You could be on TV. How? Well, excuse me while I shove some more shameless AS self promotion down your throat. But really, you could be on TV.

See, back in February 2002 Phil Shulyer and David Lohnes, former Western students, started The Western Television Broadcasting Club (WTBC) as an AS club. The club functioned as a student run television production organization, with students writing, producing, acting, filming and editing in all productions. By June 2003, the AS integrated the club into the realm of AS programs, creating KVIK, a broadcasting television organization. The completely student-run KVIK broadcasts news segments, covered sports events and created its own late night show, Western Live –all of which aired locally on EGTV-Channel 10, the city government station. However, EGTV pulled the plug on KVIK’s programming last year, disallowing Western to air student produced segments.

Enter Paul Neiland, the new KVIK coordinator.

Neiland, a sophomore, became involved with KVIK last year as a volunteer. However, last year’s graduating class took more than fifteen KVIK volunteers with it, leaving a sizable hole to fill. Though some volunteers are returning and Neiland is working to get KVIK back on the air, it appears that KVIK has been struck with quite a blow. Still, Neiland, a composed and very quotable computer science major, is not at all fazed by the setbacks. He’s planning on continuing KVIK’s programming, including the sports, news segments and entertainment programming, while working to put KVIK back on the air.

Neiland hopes to use Western’s own television station—channel 16—which currently is only being occupied by a screen of colored bars. Though ATUS and KVIK are working on a WWU commemorative slide show of sorts to display on the channel, Western’s own KVIK programming will hopefully occupy that space as well sometime in the near future.

“Last year was a transitional period for KVIK because we didn’t have a station. I expect to get stuff on the station, once every thing’s been approved, and once I get through all the red tape. And hopefully, by winter quarter we’ll be on the air,” Neiland explains.

Despite Neiland’s initial set backs, he retains a positive outlook on the program and remains goal oriented.

“I want to make KVIK a more prevalent name within Western’s student body, make some good shows, and enjoy myself. And hopefully have volunteers enjoying themselves. And get stuff on the air.” Neiland said. “I wouldn’t say the transition period is the most important aspect of KVIK. Just, that we’re young and trying to grow into something awesome and into something entertaining for students.”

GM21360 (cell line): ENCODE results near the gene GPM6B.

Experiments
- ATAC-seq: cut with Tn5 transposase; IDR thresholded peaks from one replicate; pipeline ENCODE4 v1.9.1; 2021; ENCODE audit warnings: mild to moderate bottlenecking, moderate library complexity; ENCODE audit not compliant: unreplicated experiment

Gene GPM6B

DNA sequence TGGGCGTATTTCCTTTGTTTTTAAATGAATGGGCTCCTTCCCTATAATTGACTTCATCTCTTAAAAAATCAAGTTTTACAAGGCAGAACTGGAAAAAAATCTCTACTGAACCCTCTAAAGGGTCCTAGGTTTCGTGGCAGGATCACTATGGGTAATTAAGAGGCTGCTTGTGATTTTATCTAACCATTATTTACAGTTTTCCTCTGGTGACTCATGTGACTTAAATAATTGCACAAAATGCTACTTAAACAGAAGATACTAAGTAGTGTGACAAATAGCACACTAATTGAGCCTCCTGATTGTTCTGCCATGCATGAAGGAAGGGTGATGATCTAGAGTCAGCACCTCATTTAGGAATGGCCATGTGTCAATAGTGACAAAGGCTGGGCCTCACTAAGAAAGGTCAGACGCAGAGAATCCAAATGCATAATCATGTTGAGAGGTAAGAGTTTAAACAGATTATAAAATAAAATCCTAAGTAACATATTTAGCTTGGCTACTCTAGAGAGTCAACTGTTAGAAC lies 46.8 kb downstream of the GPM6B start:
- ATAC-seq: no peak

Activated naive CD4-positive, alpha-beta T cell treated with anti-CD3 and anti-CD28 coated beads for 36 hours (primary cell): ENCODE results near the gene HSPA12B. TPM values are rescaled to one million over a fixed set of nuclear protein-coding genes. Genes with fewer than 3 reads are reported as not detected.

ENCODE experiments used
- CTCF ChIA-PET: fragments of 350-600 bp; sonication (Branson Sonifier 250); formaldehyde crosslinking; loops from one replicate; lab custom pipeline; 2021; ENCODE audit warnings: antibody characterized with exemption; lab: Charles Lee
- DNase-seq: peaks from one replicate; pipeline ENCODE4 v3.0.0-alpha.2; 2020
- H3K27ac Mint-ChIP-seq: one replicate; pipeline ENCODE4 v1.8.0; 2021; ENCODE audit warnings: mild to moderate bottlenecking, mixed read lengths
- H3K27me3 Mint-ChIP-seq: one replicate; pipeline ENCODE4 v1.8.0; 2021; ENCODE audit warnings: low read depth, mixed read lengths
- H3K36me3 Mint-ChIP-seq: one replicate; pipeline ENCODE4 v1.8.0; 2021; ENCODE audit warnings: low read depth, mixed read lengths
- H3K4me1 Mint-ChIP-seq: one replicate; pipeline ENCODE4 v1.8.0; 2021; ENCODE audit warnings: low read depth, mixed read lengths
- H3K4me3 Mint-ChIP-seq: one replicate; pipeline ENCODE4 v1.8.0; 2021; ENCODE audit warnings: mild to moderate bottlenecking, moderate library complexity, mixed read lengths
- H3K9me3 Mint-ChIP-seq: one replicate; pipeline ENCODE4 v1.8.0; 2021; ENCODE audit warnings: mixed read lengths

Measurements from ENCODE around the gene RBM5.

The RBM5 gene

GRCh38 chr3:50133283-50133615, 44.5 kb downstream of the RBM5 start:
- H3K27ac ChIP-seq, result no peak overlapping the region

After all, KVIK is a mere four years old, and in those four years has remained true to its mission statement of being a “student operated television production organization that provides the students and staff of Western Washington University from all majors, with the opportunity to broadcast a variety of student and staff produced programming.”

With that said, Neiland looks to the future. His dream KVIK: “We’ll have all production quality equipment, have our own studio--if not more than one, have our own TV station, have autonomy over content, provided that we censor ourselves. It will be a while before any of that happens, but when it does I’ll be smiling, watching from afar.”

Still, Neiland does understand the reality of his situation, “we’re still in an infancy stage and they can pull the plug on us any minute, which kind of scares me, but it also drives me to do the best I can.”

Neiland goes on to stress the importance and autonomy of volunteer involvement. As he is the sole employee of KVIK, student volunteers are needed and encouraged to contribute their writing, camera operating and production skills.

“Volunteers can do shows, can write,” he said. “They can do camera work, produce. Generally Volunteers get to do whatever they want. Whoever is interested should check it out. We have a lot of fun, it’s low stress, no experience is necessary, though experience is good to have, but we do train.”

So you want to be on TV? Or behind the scenes? Well conjure up your internal narcissist and find Paul Neiland. And for those of you watching, Neiland cautions, “Keep an eye out for channel 16 because it wont be color bars for too much longer.”

To get involved with KVIK, Neiland advises to e-mail him at AS.KVIK@wwu.edu or simply drop by the KVIK office in VU 423.